Staff writer Shina Chetti returns with a follow-up to her original photo series, but this time shifts her focus to less wholesome, more personal experiences. Raw, unfiltered, HONY-style confessions (accompanied by photographs) are to follow, so consider switching tabs if you’re at work or around judgmental people.

“Tell me about something that’s been on your mind.”

With the sheer size of this campus, it is entirely natural that we go all four years of undergrad without getting to know a vast majority of the people around us. That in itself is a manageable, and an altogether unsurprising reality, but, seeing it from a different angle, this reality also implies a wealth of stories, moments, thoughts and experiences that will remain unknown to us, simply for a lack of familiarity. That’s what makes snapshots so intriguing, and perhaps, entertaining—a chance to be witness to someone’s insane story, mundane reflections and unvoiced fears. I was fortunate enough to have five amazing (and absolutely insane) conversations with students around campus, completely uncensored, when for a brief moment, I was offered a window into their lives.

As a preface to the first part of this project, it’s probably important for me to explain and perhaps justify the absence of a unifying theme or predetermined perimeter in the stories and anecdotes I’ve chosen to publish here. A lot of these accounts are—for lack of better words—brutally unrestrained, addressing indecorous subjects like drugs, sex, anxieties, and unconventional thoughts and convictions. However, it remains far from the purpose of this endeavor to present a series of extravagant stories for shock-value. The objective of “Columbia on My Mind” was to provide an outlet, or mechanism of expression, through which students would be given control; they were given the opportunity to relay a message or thought that was of significance to them, allowing them to create a personally defined window through which others could observe some of their innermost thoughts and experience from the outside in.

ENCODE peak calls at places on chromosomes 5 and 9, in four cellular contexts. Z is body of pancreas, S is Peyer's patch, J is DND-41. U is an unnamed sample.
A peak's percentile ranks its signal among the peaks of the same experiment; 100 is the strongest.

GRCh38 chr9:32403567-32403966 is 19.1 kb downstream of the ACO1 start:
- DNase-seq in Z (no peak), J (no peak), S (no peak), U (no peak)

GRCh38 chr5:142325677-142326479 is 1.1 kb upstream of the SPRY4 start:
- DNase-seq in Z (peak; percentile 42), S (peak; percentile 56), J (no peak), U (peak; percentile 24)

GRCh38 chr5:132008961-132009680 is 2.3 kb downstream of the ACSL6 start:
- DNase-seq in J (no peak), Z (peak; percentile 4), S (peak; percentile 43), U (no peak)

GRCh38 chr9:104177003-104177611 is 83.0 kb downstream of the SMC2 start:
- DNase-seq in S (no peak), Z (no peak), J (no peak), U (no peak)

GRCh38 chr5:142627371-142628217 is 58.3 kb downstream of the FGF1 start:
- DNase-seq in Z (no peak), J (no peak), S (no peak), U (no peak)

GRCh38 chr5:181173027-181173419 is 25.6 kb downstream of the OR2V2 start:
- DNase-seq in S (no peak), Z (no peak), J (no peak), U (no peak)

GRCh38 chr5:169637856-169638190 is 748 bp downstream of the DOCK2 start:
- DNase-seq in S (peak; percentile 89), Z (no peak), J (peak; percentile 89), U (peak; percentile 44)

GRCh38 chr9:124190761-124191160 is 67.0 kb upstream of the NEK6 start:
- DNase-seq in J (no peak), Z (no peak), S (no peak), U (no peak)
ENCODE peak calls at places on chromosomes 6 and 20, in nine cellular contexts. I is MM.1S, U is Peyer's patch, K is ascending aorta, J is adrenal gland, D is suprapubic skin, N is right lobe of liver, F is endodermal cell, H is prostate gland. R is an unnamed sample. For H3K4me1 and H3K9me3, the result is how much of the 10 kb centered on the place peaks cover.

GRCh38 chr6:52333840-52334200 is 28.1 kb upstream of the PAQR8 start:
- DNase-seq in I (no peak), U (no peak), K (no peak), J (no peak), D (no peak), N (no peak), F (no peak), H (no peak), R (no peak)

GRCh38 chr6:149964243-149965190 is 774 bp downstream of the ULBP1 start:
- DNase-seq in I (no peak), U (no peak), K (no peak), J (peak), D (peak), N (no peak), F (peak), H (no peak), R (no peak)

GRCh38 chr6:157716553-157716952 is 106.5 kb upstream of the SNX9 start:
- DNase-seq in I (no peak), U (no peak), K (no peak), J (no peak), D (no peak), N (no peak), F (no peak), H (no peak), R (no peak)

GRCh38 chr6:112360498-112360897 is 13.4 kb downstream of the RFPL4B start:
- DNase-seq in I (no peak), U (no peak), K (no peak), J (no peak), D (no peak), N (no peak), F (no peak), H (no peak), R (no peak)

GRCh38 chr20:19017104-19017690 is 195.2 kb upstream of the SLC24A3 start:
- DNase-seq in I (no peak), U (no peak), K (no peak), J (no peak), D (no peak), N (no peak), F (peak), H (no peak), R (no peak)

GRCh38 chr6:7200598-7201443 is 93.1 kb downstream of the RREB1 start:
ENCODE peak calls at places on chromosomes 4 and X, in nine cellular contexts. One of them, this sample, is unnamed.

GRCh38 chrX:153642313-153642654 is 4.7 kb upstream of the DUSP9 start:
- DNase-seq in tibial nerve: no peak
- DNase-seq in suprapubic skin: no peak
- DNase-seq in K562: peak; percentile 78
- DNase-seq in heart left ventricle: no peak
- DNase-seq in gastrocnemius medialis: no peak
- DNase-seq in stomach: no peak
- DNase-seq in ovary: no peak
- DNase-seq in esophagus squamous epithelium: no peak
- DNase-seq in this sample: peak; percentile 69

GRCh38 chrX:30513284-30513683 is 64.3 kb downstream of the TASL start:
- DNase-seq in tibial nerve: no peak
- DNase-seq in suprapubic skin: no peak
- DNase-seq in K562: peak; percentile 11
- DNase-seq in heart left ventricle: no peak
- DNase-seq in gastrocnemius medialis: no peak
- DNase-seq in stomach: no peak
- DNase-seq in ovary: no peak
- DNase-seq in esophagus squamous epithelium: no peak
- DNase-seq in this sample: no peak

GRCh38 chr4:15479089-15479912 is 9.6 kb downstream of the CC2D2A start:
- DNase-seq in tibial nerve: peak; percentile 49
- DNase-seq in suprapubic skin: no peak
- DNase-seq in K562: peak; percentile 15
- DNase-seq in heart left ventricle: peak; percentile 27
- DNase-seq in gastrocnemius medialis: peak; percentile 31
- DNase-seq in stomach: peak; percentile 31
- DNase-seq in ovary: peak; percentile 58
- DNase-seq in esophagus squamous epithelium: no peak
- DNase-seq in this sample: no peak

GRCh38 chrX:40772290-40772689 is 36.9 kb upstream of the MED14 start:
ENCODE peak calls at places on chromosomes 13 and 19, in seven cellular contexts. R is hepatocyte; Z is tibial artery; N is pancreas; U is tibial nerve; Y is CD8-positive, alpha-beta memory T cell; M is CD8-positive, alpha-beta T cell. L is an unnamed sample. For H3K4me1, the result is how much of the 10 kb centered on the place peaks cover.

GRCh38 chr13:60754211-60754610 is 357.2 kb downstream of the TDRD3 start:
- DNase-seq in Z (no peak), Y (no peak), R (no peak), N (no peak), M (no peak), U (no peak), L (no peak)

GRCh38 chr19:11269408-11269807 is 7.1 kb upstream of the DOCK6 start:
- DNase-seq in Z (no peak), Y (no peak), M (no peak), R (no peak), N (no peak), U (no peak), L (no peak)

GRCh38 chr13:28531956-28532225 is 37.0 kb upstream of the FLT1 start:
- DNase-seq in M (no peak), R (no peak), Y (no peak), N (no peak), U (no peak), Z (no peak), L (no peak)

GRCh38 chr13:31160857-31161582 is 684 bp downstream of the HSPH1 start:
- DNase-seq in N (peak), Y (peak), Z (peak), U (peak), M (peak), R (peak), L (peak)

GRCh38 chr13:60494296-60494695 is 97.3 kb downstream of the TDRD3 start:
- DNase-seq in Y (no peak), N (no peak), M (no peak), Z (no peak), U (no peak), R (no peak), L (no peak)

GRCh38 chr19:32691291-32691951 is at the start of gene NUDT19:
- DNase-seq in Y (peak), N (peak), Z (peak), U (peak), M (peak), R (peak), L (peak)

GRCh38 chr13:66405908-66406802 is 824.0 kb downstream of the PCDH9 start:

The pairing of stills with uncensored accounts body forth a territory for expression, because the reality of our situation means that on a day-to-day basis, we all actively work at censoring ourselves and keeping the private, private. I wanted to have a diversity in testimony and experience, which is why I gathered a group of people that presented me with all manners of concerns, thoughts, realizations and experiences. It gathered a very honest (unexpectedly so) response, and I suppose this, if anything, is the project’s unifying theme: an unadulterated opportunity for people to tell the world something on their mind—something that matters to them.

Katherine— “NSOP nightmares, work-life balance, and a dock in Poughkeepsie”

Katherine—NSOP nightmares, work-life balance, and a dock in Poughkeepsie

“Honestly the whole experience of being at Columbia is just a fucking weird experience. I remember during NSOP, when I went to a frat house with two friends of mine, and us three girls walked in thinking it was just gonna be the brothers. Like, within five minutes of being there, they started snorting out of a glass vial, and used dollar bills and everything to snort. We ran out of there, and that was that. That was really marking as an experience.

“I also worry. I worry about my social life, and I worry that I’m prioritizing my social life over my work. When I was in high school, I didn’t really have a lot of issues with my social life…honestly I didn’t have much of a social life. When I got here, now I’m just suddenly worried. I used to be unhealthy on the work side, but now I feel like I’m unhealthy on the social life? It’s a constant logistical problem, but it hasn’t gotten out of hand yet. There are hella worries that I have, like that all my of my friends are gonna get jobs and I’m just gonna be like ‘wassup’ here chillin. But I had that worry going in. When I found out I got into Columbia, I just laughed hysterically in a corner whilst my parents cried. And kids here are writing books, and doing research, and I’m just sitting on a dock in Poughkeepsie, NY like ‘errrrrrghhhh.’ I did research but I never went back to it. I didn’t get it published.The people here wanted to see my paper but [laughs] I didn’t actually write it. I think I’m probably doing fine. Right?”